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CHAPTER 5 Timelines RON SCHERBRING The blufflands just north and west of Winona, Minnesota, rise above the Mississippi in steep hills. A few miles inland, the country is barely beginning to ease up a bit, has not yet relaxed into the rolling hills that appear just a few miles farther west. Rollingstone is nestled in these steep, July-green hills so typical of karst topography. This town of about seven hundred has an impressive museum, a handsome high-spired church with carefully trimmed lawns, and a very neatly kept public park, complete with an immaculately groomed baseball diamond. The morning I was there, though they had built it, no one had yet come. The housing off Main Street is equally well kept and nicely painted. About half the buildings on Main Street, a block long, are brick, and they add an air of permanence, a dimension of character to the town, as if to say it was built to last despite the precarious terrain around it. I'm early for my meeting with Ron Scherbring, so I go into Bonnie Rae's, the town's only cafe, and have some coffee. The menu sports an array of hamburgers (one-quarter to one-half pound), cheeseburgers, and diverse other sandwiches. Dinners range from $6.25 to $6.95, depending on whether you get three pieces of fish, hamburger steak, chicken strips, an eight-ounce New York strip, a six-ounce rib eye, or batter-fried shrimp. You can also get a side of "cheese bombs" for $2.95. A sign posted near the icebox announces, "Desserts are Homemade." Today's desserts are cookies, "fresh homemade pie"—apple and banana Timelines cream—and Snickers cheesecake. I'm happy to settle in here; it's my kind of place, and I'm comfortable here. Though everyone who comes in takes a second, quizzicallook at the stranger, no one pays any further attention. They don't seem to mind my just waiting, reading, making notes, drinking coffee. I am a chain drinker, and the waitress is attentive. I recognize Ron when he comes in, though I've never seen him before . He has an air of authority about him, one I expected from our phone conversations and because it fits his role aspresident of the Southeast Minnesota AgAlliance. He's also the only guy who's come in looking as if he's looking for someone. Ron is a regular here in Bonnie Rae's. Everyone in Rollingstone is a regular at Bonnie Rae's. Ron introduces me to DaveWardwell, the owner and the man behind the cash register. Bonnie Wardwell works the tables and is the one being generous with the coffee. Both serve as "chief cook and bottle washer," depending on the traffic, each doing whatever is necessary to keep things moving. Ron asks Dave if we can sit someplace quiet, and he seats us in another room, one we have all to ourselves. We settle in over coffee, and I tell Ron what I'm up to—trying to tell the farm story of southeast Minnesota and beyond, not writing yet, but interviewing a variety of farmers,faculty, and extension agents, trying to educate myself. He listens carefully, then begins. One of the things I've been doing lately is really looking back. I love timelines. When I look back at a timeline, I have a better sense of what's happeningtoday. I was taught,but also believe, that historyis the bestlesson. In one regard, Ron's historical view echoes H. C. Hinrichs's: the importance of the shift that took place in the early fifties. He offers a brief synopsis of our agricultural history. We all talk about the thirtiesera,when we had the Depression,and we talk about the forties, when the war was taking place.And then we lose track of it and we jump over to the seventies. The fifties were really the transformation age,wherewe really lost the horses in agricultural power. We did have some tractors before that, but we really separated ourselves then. Bythe end of the fifties and early sixties,we pretty much went from horsepowerto tractorpower. That midcentury point marked a kind of watershed in Hinrichis view, and it does in Ron's as well. 65 Farmers Talking about Farming There was a group of people that really began to know what they could do when they moved from one setting to the other setting in tractor power. Sowe started out with...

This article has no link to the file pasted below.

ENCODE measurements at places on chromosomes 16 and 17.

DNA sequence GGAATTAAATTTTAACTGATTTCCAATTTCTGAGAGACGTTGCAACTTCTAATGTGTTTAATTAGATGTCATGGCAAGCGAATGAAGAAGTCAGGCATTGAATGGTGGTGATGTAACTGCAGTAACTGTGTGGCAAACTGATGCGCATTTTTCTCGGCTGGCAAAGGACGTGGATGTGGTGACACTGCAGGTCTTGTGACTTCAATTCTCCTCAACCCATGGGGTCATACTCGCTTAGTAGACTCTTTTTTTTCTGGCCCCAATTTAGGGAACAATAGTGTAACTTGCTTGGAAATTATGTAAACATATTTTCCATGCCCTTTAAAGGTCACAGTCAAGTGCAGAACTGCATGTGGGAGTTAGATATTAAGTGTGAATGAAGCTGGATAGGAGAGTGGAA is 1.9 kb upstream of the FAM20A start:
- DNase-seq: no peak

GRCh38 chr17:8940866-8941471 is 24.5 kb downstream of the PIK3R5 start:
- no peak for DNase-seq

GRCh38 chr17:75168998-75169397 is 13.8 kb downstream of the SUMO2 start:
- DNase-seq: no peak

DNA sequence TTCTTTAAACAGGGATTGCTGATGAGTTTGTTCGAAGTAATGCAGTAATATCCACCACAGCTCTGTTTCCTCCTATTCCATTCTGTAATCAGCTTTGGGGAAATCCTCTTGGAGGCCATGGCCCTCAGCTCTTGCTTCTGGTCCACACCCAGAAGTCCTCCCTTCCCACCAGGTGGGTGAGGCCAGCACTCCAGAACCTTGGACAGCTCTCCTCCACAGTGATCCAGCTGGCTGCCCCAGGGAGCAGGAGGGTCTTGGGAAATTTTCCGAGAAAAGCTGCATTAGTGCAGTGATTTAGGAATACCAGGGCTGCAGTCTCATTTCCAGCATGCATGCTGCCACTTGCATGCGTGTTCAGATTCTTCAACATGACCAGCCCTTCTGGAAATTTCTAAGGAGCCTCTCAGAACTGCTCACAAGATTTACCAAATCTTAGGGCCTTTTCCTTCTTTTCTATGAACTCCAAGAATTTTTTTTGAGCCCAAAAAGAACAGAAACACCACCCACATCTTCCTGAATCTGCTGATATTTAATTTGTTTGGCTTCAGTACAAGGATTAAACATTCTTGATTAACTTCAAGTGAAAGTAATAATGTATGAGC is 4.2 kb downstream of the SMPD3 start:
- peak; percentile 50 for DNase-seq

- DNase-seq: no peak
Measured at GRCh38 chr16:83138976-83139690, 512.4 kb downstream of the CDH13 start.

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Additional Information

ISBN
9780813146652
Related ISBN
9780813124193
MARC Record
OCLC
155240291
Pages
384
Launched on MUSE
2015-01-01
Language
English
Open Access
No
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